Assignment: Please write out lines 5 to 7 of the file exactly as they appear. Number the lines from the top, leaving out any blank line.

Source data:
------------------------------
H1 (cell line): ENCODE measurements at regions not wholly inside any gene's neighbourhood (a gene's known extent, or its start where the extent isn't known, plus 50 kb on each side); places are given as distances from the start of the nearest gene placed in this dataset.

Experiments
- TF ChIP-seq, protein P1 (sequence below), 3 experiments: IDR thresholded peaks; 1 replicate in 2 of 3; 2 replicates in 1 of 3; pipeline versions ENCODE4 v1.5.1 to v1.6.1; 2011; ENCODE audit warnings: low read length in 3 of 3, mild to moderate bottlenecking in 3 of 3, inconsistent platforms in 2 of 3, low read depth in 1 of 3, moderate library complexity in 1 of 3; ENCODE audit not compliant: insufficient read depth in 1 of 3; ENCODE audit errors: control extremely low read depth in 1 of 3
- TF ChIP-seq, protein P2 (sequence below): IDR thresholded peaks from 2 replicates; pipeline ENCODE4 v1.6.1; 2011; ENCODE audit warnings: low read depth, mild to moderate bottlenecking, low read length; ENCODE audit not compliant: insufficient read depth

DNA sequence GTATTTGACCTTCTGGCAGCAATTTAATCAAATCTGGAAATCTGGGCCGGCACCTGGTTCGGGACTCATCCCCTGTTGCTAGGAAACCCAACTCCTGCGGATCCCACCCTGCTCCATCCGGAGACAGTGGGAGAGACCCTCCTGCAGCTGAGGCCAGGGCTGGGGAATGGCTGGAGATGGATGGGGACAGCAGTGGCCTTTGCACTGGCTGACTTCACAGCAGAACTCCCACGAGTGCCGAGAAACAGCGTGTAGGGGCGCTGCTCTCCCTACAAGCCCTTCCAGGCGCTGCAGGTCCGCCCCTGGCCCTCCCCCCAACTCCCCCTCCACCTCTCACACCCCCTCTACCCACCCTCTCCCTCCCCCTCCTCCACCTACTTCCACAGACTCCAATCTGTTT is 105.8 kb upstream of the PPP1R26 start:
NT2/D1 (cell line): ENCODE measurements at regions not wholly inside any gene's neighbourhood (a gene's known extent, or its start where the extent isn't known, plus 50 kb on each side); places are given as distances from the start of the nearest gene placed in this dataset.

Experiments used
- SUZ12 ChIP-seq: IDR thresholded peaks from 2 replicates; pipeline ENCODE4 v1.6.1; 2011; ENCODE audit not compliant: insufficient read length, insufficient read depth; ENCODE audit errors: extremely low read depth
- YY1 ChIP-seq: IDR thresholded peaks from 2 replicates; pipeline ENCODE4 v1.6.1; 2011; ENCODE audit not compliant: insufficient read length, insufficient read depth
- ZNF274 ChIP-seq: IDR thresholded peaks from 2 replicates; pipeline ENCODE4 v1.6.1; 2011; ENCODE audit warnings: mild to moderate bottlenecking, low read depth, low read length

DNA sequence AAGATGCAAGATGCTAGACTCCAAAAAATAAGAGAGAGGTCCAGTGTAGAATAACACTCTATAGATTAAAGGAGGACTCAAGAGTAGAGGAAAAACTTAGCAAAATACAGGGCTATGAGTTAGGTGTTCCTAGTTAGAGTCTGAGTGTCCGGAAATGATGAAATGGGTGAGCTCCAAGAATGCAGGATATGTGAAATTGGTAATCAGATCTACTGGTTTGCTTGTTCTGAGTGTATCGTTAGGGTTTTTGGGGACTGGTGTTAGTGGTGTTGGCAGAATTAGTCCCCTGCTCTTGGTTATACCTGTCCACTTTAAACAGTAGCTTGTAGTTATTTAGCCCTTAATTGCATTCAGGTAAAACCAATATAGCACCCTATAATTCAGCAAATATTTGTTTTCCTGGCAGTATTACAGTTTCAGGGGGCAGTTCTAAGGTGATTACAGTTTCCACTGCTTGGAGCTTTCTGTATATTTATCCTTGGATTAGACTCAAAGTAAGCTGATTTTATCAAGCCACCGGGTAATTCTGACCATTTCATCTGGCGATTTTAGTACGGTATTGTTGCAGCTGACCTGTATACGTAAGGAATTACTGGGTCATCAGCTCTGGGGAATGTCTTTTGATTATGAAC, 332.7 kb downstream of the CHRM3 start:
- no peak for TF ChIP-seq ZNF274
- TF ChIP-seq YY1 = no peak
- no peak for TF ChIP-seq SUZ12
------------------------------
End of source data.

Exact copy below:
DNA sequence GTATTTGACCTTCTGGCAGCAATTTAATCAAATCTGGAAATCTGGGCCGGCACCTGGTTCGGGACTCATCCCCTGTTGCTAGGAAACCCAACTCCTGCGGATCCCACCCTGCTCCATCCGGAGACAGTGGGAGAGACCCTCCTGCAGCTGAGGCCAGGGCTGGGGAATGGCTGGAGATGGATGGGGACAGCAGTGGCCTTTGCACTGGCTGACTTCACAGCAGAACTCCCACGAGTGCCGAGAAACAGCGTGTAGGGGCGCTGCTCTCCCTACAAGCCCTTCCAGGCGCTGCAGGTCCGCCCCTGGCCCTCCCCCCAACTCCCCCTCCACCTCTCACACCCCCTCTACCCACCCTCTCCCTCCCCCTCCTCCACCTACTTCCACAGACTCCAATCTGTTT is 105.8 kb upstream of the PPP1R26 start:
NT2/D1 (cell line): ENCODE measurements at regions not wholly inside any gene's neighbourhood (a gene's known extent, or its start where the extent isn't known, plus 50 kb on each side); places are given as distances from the start of the nearest gene placed in this dataset.

Experiments used